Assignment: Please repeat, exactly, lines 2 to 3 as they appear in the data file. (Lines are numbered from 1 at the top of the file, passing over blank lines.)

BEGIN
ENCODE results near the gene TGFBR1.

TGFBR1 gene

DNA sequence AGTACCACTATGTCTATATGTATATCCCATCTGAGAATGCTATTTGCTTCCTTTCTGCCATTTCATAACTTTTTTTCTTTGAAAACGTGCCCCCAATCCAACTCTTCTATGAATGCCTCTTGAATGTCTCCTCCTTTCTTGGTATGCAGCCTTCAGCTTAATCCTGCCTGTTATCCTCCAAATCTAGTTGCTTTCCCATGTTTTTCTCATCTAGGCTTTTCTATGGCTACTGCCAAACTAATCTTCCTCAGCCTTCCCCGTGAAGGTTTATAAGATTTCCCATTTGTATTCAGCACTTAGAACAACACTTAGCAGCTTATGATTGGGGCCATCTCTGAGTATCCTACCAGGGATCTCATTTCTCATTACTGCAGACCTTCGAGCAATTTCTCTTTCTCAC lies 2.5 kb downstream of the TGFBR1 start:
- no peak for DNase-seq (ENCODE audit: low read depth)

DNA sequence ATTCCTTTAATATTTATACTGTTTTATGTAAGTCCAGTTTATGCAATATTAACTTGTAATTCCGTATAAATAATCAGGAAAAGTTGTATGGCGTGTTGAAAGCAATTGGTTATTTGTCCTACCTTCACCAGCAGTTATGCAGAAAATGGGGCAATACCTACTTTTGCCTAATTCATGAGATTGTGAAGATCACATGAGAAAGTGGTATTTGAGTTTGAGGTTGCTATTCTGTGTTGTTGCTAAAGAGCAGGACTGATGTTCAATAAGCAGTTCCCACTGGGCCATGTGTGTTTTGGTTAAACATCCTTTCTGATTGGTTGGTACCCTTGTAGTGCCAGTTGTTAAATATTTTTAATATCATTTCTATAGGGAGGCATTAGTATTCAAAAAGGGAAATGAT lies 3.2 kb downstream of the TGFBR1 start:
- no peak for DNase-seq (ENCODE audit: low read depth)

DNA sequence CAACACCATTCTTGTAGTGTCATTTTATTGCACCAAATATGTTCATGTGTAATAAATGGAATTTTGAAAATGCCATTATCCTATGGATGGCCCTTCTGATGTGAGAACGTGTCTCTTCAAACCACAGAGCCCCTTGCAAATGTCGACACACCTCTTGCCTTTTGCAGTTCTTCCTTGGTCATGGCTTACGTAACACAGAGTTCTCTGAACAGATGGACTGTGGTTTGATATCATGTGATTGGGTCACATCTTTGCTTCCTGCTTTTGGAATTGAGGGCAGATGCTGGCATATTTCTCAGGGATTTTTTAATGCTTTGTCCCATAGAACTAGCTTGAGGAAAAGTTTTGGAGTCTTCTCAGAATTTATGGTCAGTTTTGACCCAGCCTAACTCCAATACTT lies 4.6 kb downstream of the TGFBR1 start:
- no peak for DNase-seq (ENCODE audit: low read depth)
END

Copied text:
TGFBR1 gene

DNA sequence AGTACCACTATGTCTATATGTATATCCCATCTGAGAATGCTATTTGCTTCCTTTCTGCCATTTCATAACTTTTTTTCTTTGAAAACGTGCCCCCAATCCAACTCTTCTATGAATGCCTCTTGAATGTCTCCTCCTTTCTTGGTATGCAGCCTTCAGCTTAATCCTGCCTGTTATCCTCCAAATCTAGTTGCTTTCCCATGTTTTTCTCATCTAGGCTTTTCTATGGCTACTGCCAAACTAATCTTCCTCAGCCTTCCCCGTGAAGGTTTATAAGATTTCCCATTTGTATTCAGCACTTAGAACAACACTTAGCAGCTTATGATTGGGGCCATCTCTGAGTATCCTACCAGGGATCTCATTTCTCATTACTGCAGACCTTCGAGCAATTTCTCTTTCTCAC lies 2.5 kb downstream of the TGFBR1 start: